Thriving Mindfully

Tag: Kindness

Earning Sleep

I’ve been on a bicycle trip for the past 8 days now. One of the most adventurous parts of this mode of travel is the mystery about where you will sleep at night.
For the last seven days I had some kind of an arrangement of my stay beforehand. I either had a couch surfing host or I would book a bed in a hostel in advance. But today, I set out quite late in the day towards a national park, 150 kms away. I was sure I would only be able to cover 100 km in a day at my very best. So I knew that I would have to sleep somewhere in between. It was the first day I wasn’t sure of my bed.

Towards evening as I finished close to 80 kilometers, it kept getting darker by the minute. I’d heard that you can stay at Thai Buddhist temples at night.  Luckily I found a temple and went inside.
After failing to communicate with three monks due to my language issue ,I was asked to meet the head monk. I wrote in google translate ‘Can I stay in the temple tonight?’
The monk read the Thai translation and said ‘Chai'(yes in Thai)
Oh the relief !
I was escorted into an open hall and given a mosquito net. Soon after, a thunderstorm struck that lasted for two hours.  Secured under a ceiling, I felt fortunate to have decided to not cycle further.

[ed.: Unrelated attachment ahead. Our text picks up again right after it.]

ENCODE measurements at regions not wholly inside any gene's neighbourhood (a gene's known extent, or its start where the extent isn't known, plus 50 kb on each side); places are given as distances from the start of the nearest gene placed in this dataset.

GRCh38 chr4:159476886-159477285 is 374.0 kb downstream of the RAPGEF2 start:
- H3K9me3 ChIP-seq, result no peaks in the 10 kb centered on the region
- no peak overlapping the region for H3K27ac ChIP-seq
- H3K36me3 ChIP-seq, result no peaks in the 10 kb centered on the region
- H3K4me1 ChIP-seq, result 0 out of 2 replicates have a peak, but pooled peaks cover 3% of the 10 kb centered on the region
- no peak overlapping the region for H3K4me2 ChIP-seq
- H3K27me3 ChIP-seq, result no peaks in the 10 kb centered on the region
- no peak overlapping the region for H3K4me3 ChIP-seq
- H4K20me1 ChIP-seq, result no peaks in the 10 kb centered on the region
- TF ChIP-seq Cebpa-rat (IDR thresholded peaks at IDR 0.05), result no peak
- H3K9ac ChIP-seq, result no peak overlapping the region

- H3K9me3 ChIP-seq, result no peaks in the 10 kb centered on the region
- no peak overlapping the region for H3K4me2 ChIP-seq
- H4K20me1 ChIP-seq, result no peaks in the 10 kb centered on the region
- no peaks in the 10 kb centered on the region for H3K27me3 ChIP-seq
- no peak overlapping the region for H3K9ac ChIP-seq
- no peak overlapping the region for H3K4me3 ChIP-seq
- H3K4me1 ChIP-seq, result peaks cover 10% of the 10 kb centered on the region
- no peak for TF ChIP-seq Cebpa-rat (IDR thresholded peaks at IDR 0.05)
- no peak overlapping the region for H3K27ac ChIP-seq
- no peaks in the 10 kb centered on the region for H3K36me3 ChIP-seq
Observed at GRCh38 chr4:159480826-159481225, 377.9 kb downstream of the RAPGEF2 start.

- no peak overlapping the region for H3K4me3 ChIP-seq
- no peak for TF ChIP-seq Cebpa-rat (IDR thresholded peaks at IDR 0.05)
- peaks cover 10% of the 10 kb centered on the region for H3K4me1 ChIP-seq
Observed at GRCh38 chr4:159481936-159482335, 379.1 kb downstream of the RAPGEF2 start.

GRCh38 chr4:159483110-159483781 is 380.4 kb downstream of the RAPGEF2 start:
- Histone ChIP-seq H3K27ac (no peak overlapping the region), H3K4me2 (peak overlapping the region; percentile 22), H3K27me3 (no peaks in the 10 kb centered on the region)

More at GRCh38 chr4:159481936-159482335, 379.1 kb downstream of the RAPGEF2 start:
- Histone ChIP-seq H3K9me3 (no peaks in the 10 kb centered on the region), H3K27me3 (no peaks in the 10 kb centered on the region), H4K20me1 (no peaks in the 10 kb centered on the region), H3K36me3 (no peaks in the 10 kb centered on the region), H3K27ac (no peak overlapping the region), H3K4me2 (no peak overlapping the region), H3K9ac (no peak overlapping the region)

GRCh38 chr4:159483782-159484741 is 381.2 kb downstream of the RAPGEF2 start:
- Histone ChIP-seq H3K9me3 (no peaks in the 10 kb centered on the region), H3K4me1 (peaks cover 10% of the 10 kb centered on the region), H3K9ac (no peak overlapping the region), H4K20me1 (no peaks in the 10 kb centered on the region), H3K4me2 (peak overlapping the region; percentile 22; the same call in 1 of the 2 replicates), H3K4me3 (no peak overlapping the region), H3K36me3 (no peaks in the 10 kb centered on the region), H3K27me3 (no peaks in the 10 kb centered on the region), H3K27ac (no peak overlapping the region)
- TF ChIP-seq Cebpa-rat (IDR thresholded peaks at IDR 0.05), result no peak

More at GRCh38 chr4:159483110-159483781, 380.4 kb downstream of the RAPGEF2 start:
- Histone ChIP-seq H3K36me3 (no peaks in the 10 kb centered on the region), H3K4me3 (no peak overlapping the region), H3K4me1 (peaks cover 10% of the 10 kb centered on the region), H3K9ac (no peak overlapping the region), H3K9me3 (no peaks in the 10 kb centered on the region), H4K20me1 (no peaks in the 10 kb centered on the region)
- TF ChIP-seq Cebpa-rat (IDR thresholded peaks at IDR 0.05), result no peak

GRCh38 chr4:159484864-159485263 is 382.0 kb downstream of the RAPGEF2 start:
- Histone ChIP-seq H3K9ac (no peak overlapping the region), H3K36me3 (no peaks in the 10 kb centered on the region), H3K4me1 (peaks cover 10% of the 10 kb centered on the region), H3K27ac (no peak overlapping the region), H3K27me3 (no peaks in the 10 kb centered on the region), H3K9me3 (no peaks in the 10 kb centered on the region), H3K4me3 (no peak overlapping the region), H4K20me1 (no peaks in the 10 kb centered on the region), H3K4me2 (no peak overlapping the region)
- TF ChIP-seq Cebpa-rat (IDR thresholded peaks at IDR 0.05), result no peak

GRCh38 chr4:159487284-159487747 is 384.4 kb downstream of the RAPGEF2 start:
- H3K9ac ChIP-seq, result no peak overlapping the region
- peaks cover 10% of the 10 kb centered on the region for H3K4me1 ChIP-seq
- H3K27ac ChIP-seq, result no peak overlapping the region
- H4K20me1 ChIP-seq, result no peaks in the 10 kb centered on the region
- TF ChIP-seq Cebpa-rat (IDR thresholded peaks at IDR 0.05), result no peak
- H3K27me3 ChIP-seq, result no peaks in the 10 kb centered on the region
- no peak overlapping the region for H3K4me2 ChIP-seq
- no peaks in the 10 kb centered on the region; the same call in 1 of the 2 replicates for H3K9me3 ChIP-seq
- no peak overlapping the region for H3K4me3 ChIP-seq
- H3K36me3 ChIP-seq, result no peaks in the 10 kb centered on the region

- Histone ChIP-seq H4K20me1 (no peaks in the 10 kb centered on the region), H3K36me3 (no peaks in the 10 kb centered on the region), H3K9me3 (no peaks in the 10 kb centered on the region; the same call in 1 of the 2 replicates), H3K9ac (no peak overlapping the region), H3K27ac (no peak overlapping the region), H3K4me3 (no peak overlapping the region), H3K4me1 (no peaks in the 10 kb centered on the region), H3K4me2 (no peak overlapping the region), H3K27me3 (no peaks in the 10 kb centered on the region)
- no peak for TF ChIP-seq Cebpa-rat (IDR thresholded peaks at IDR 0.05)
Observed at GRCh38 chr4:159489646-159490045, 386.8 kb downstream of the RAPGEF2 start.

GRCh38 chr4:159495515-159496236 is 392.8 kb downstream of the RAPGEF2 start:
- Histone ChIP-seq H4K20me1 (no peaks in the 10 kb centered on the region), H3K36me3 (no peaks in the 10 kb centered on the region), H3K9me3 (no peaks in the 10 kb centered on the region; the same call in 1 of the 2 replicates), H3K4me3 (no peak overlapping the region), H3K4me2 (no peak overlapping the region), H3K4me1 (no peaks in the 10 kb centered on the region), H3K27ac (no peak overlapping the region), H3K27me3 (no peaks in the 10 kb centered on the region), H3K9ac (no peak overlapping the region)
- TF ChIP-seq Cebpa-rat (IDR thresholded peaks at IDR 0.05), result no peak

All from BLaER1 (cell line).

As I lay on my Yoga mat and write,
I cannot help but smile and wonder,
It doesn’t matter where my body lay,
As long as I’ve worked hard enough to earn my sleep.
Grateful for the kindness of strangers and content with the hard work of the day,
Sleep is only moments away.

Name and Identity

I’ve been preparing for my bicycle trip for the past month. One of my kind friends let me have his old bike to use for the trip. Since the bike needed quite a bit of work to be in running condition, I took it to a bicycle shop to get it fixed.
Over the course of the month I would drop in many times to check on it. The mechanics were very friendly and they helped me in the best way they could.
There was one little hang up with my interaction with them though. I was quite sure they didn’t know me by my name.
And this suspense went on till the day I left. It was funny to find them navigate their way through the conversation without having to call me by my name.

As I start my bicycle trip today, I got wondering about this situation. It would be nice to be called by my name. But do I want to be remembered just by my name?
Or by my physical appearance?
I wish to be remembered for my human qualities. I would like to embody the best of me in all the interactions in daily life.
I’d strive to be kind, compassionate and helpful in the small everyday things that pass by as trivial to us all.
It would be enough for me to be known as a kind and helpful person.
Thinking like this also relieves me of the anxiety of not being remembered by my name. It encourages me to take the responsibility to represent the best version of myself.
I remember someone wise once remarked, ‘What ‘s in a name ?’
Indeed I say.

Creating space for kindness